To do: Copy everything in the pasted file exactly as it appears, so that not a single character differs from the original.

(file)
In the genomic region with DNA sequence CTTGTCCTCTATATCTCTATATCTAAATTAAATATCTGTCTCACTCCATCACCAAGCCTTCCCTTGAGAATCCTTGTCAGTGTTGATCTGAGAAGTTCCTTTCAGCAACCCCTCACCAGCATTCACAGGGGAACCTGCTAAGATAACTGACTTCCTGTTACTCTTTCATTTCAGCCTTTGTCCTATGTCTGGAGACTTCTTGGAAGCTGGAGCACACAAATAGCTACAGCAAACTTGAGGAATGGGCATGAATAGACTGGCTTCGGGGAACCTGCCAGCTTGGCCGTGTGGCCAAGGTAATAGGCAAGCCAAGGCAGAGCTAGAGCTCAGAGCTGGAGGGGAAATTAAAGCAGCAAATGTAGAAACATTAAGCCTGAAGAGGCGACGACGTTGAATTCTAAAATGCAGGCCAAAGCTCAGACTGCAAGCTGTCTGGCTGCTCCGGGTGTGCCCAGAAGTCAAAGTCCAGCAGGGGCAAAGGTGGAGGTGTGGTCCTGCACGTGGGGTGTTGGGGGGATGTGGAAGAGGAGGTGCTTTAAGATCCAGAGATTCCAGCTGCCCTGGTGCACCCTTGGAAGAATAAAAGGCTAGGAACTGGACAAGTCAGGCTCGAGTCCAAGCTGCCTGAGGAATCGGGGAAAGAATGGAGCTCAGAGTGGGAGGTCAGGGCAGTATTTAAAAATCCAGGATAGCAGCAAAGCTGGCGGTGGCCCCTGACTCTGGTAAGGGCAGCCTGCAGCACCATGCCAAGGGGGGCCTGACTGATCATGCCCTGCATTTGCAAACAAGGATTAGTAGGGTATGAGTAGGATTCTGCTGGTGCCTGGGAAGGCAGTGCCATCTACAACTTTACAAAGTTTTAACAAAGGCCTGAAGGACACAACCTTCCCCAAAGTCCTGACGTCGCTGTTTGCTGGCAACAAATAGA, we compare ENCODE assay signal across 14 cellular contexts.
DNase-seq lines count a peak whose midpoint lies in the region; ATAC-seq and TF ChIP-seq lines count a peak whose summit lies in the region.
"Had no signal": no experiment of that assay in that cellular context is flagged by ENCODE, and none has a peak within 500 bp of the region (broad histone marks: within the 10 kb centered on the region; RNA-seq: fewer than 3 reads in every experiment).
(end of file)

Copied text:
In the genomic region with DNA sequence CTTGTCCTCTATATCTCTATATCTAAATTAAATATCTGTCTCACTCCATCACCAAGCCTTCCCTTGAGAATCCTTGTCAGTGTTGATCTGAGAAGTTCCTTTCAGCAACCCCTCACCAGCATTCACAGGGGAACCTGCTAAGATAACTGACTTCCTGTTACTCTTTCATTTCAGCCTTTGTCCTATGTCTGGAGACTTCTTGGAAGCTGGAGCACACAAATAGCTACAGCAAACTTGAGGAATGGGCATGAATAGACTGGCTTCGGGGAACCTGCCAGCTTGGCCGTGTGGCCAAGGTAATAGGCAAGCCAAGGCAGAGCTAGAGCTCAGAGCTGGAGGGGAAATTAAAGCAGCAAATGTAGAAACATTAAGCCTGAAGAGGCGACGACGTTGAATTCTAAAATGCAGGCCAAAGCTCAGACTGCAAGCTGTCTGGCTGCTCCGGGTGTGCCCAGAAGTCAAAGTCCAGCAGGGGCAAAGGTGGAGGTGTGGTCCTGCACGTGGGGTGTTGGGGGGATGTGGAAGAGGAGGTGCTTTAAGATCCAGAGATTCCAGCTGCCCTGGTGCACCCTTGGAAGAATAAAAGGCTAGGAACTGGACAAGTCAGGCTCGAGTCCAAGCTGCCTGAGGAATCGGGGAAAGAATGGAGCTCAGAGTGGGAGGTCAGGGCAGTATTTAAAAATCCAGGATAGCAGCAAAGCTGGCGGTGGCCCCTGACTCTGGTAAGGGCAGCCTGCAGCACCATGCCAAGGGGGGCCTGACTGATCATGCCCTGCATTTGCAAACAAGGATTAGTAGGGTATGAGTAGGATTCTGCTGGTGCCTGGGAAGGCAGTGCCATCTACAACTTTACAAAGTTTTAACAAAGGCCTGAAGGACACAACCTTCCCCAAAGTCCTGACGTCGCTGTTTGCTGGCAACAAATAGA, we compare ENCODE assay signal across 14 cellular contexts.
DNase-seq lines count a peak whose midpoint lies in the region; ATAC-seq and TF ChIP-seq lines count a peak whose summit lies in the region.
"Had no signal": no experiment of that assay in that cellular context is flagged by ENCODE, and none has a peak within 500 bp of the region (broad histone marks: within the 10 kb centered on the region; RNA-seq: fewer than 3 reads in every experiment).